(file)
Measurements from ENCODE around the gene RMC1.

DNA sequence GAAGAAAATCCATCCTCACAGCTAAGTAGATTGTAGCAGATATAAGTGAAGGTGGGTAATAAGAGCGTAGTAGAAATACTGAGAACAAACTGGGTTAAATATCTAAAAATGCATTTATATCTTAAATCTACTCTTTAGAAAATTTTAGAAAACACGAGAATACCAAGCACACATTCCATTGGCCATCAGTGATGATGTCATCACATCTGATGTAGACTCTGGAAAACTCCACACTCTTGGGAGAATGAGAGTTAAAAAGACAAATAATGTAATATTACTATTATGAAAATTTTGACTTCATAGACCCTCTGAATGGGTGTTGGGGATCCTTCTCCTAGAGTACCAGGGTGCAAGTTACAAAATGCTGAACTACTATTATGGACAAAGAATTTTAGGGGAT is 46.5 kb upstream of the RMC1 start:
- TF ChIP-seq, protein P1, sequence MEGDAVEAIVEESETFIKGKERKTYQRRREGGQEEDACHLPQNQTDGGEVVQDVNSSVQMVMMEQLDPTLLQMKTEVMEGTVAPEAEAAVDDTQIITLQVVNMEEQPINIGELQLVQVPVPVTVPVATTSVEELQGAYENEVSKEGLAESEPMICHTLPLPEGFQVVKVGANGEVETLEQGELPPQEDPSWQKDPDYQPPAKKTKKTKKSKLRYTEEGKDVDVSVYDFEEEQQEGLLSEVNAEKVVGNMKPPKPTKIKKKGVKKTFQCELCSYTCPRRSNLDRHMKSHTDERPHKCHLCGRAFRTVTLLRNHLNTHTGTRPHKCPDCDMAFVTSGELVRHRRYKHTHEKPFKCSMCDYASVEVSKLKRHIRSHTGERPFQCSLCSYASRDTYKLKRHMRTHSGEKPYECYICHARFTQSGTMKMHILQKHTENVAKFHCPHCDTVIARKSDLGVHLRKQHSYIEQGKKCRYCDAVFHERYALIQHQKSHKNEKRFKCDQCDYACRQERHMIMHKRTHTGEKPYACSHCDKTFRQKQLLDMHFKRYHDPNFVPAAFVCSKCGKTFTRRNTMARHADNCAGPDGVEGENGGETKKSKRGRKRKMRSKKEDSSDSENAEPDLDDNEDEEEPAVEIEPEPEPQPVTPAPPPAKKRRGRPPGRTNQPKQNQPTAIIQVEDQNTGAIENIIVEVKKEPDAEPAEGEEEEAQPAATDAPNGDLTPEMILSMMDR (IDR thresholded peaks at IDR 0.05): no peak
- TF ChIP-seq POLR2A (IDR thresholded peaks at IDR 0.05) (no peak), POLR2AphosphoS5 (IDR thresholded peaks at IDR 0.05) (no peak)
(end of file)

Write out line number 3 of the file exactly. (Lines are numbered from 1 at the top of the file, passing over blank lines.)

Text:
- TF ChIP-seq, protein P1, sequence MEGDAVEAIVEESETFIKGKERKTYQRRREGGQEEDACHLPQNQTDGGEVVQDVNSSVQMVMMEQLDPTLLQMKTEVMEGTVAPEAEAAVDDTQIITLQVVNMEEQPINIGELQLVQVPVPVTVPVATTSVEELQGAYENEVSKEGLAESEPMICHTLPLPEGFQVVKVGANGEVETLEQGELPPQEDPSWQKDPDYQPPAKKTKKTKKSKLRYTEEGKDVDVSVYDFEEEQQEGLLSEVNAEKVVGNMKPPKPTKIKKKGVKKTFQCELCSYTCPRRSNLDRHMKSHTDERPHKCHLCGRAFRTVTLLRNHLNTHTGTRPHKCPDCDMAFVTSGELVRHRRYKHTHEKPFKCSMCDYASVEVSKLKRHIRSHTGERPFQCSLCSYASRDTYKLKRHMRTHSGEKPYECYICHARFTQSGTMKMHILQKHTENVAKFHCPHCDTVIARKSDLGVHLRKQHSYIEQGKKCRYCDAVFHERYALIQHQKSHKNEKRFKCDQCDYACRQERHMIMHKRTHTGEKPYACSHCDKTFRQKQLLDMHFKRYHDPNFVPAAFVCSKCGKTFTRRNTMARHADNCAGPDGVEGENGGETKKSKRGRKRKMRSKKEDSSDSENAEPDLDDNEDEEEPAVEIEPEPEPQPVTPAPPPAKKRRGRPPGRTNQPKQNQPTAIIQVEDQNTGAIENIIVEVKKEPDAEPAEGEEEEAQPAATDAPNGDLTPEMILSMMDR (IDR thresholded peaks at IDR 0.05): no peak